Growing up in 1980s mid-Missouri, not too far from Ferguson, I learned how to be white.
There was one black boy in my elementary classroom. He was funny, smart, and spoke with a severe slur because of his cerebral palsy that you had to focus on his every word to understand him. He also walked down the hallway and ran on the playground with a limp.
I got to know him because the teacher asked me to spend one-on-one time with him going over our spelling words. We sat in little desks in the hallway, me saying each word aloud and then patiently waiting for him as he slowly, but carefully wrote each letter onto the lined paper.
Then in seventh grade a different black boy, one who I’d been friends with, asked me during science class if I would be his date to the school dance. To me it was as if he asked me if I could go with him on wild horses into outer space. To me, in 1989, mid-Missouri, it seemed utterly impossible for a white girl to go to a school dance with a black boy.
Fast forward a decade and I am now a young white woman dating a young black man. We are thinking about marriage. I invite him to meet my Missouri relatives.
At first my family was concerned and cautious about our interracial relationship. Even people I barely knew were concerned about our interracial relationship. More times than I care to remember I was advised to rethink this because “what if we had children.”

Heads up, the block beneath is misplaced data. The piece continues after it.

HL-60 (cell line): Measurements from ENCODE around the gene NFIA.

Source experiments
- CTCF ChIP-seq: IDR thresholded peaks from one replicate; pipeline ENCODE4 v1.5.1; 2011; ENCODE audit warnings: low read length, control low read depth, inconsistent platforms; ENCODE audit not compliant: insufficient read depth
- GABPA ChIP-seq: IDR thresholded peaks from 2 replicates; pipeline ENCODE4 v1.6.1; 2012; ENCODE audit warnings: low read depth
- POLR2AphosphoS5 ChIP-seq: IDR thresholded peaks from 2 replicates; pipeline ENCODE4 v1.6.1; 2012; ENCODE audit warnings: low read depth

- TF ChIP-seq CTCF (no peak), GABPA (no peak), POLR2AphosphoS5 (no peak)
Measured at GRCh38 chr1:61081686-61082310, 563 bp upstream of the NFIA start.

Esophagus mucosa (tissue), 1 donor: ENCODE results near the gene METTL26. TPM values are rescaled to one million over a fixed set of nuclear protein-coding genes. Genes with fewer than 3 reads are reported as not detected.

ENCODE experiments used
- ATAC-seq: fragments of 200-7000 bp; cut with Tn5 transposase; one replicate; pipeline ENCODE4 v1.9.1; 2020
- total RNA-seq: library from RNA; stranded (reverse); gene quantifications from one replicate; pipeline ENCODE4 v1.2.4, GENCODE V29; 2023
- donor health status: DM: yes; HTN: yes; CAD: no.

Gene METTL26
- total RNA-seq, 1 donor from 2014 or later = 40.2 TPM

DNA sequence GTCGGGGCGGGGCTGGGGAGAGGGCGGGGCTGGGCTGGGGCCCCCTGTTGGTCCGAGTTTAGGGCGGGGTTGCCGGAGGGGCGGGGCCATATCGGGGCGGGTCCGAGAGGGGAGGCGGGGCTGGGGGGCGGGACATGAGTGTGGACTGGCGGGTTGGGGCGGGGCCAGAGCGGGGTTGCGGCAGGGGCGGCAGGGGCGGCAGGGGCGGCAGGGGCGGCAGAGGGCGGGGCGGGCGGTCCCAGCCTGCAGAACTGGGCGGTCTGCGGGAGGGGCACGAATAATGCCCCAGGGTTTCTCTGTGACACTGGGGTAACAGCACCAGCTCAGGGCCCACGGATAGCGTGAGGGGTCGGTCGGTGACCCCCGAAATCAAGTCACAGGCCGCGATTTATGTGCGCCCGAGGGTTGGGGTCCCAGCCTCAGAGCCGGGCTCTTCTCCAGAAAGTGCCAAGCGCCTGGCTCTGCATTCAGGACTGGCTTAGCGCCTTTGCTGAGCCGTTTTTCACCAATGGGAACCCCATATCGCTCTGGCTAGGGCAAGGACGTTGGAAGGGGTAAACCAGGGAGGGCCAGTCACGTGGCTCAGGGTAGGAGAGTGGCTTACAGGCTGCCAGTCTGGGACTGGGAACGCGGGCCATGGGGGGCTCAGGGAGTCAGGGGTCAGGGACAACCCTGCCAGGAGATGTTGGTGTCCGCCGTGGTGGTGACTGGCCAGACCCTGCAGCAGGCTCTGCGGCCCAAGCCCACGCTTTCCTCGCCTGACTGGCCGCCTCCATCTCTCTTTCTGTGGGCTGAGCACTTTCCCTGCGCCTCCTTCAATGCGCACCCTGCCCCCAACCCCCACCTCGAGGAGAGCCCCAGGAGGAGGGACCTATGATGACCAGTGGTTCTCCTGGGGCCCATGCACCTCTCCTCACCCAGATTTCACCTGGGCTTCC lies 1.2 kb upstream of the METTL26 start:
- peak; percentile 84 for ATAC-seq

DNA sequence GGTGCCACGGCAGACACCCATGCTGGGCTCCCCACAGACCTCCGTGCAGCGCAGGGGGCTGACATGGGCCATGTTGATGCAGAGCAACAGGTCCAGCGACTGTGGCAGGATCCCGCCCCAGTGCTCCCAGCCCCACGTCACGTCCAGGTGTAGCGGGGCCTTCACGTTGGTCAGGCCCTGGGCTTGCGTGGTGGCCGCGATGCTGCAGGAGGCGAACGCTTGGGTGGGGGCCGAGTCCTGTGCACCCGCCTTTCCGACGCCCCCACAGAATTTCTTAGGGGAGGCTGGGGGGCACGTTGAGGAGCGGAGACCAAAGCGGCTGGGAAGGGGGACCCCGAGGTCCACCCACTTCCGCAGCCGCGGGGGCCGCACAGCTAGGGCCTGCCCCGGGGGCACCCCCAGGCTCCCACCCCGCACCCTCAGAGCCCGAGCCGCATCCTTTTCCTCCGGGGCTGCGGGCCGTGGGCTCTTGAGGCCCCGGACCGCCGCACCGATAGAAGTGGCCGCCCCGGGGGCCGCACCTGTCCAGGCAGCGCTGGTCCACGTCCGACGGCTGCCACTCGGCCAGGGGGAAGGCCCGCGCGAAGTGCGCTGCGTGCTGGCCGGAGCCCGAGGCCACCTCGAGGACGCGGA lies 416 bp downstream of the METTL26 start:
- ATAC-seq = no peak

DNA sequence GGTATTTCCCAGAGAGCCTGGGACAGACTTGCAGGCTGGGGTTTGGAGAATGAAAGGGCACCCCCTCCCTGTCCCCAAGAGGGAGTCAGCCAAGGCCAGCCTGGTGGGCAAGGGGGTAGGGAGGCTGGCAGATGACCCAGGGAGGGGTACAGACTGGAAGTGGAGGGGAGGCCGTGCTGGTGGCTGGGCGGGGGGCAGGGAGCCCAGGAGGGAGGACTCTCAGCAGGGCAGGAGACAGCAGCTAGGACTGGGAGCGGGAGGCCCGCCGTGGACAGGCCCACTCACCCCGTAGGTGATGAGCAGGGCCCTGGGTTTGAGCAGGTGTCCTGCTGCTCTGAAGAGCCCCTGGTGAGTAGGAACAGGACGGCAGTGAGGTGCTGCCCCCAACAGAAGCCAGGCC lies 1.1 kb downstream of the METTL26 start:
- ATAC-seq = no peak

On this trip to Missouri we stopped for lunch at a small town diner on our drive back after spending the weekend at the Lake of the Ozarks: my white grandparents, my white mother, my black boyfriend and me.
As soon as we walked into the diner there were squinted eyes staring at us from the kitchen. I can still feel the hatred in the white cook’s eyes.
When our food arrived, I was disappointed because in rural Missouri you can’t order cooked vegetables without some sort of pork products dripping on them. As a vegetarian I was annoyed.
But when I looked over at my black boyfriend’s plate, he lifted his hamburger bun to add ketchup and there was a fist-sized mound of straight brown hair sitting like a nest on his hamburger patty.
All I remember is that he ordered a new hamburger, but nothing was said to anyone about the reason why.
He and I never spoke of it. I’ve never told a soul until now, until Ferguson.
We didn’t get married. But while we dated my eyes were opened and I realized how much I had learned to be white. And when I crossed the color-line as a young white woman in love with a black man, people were eager to correct me, over and over again.
In many parts of this country white girls are taught to be cautious of black boys. There is an evilness to this fear and it is learned and then passed on from generation to generation.
Now as a parent to a white child, I’ve realized that we must teach our children that non-white lives matter. To my horror he has already learned, at age five, that white is better. Who has taught him this white lie?
My son was born in Sanford, Florida, where in 2013, an innocent, unarmed black boy named Trayvon Martin was shot dead for looking “suspicious.” The shooter walked away without any charges. This is the culture that has shaped him since birth.
Could it be that white children in America are learning everyday that black lives don’t matter? How will white parents, teachers, and community leaders stop this white lie from spreading?
The work of unlearning racism is perhaps one of the greatest social challenges of the 21st century.
How and when will whites begin teaching their white children that non-white lives matter?